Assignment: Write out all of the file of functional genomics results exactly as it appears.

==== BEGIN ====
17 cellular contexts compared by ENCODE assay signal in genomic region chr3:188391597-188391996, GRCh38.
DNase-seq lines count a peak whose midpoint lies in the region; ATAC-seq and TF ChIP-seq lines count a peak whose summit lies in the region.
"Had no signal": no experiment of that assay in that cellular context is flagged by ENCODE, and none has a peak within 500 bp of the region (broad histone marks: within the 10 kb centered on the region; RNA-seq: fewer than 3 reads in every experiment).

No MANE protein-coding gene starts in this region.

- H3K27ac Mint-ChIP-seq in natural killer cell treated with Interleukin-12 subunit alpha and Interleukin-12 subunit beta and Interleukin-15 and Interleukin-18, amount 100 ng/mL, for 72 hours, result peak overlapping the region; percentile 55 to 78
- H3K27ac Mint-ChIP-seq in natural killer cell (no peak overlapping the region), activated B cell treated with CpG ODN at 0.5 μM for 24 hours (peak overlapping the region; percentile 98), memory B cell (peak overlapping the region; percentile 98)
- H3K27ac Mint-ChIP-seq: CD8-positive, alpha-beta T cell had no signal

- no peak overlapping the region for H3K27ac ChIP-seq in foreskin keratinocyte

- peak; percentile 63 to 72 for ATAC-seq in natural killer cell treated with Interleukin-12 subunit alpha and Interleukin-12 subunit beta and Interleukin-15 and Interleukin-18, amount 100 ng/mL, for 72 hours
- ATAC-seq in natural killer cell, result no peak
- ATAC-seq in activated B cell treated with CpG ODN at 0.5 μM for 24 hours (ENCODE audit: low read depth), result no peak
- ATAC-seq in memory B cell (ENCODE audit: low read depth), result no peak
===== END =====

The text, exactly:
17 cellular contexts compared by ENCODE assay signal in genomic region chr3:188391597-188391996, GRCh38.
DNase-seq lines count a peak whose midpoint lies in the region; ATAC-seq and TF ChIP-seq lines count a peak whose summit lies in the region.
"Had no signal": no experiment of that assay in that cellular context is flagged by ENCODE, and none has a peak within 500 bp of the region (broad histone marks: within the 10 kb centered on the region; RNA-seq: fewer than 3 reads in every experiment).

No MANE protein-coding gene starts in this region.

- H3K27ac Mint-ChIP-seq in natural killer cell treated with Interleukin-12 subunit alpha and Interleukin-12 subunit beta and Interleukin-15 and Interleukin-18, amount 100 ng/mL, for 72 hours, result peak overlapping the region; percentile 55 to 78
- H3K27ac Mint-ChIP-seq in natural killer cell (no peak overlapping the region), activated B cell treated with CpG ODN at 0.5 μM for 24 hours (peak overlapping the region; percentile 98), memory B cell (peak overlapping the region; percentile 98)
- H3K27ac Mint-ChIP-seq: CD8-positive, alpha-beta T cell had no signal

- no peak overlapping the region for H3K27ac ChIP-seq in foreskin keratinocyte

- peak; percentile 63 to 72 for ATAC-seq in natural killer cell treated with Interleukin-12 subunit alpha and Interleukin-12 subunit beta and Interleukin-15 and Interleukin-18, amount 100 ng/mL, for 72 hours
- ATAC-seq in natural killer cell, result no peak
- ATAC-seq in activated B cell treated with CpG ODN at 0.5 μM for 24 hours (ENCODE audit: low read depth), result no peak
- ATAC-seq in memory B cell (ENCODE audit: low read depth), result no peak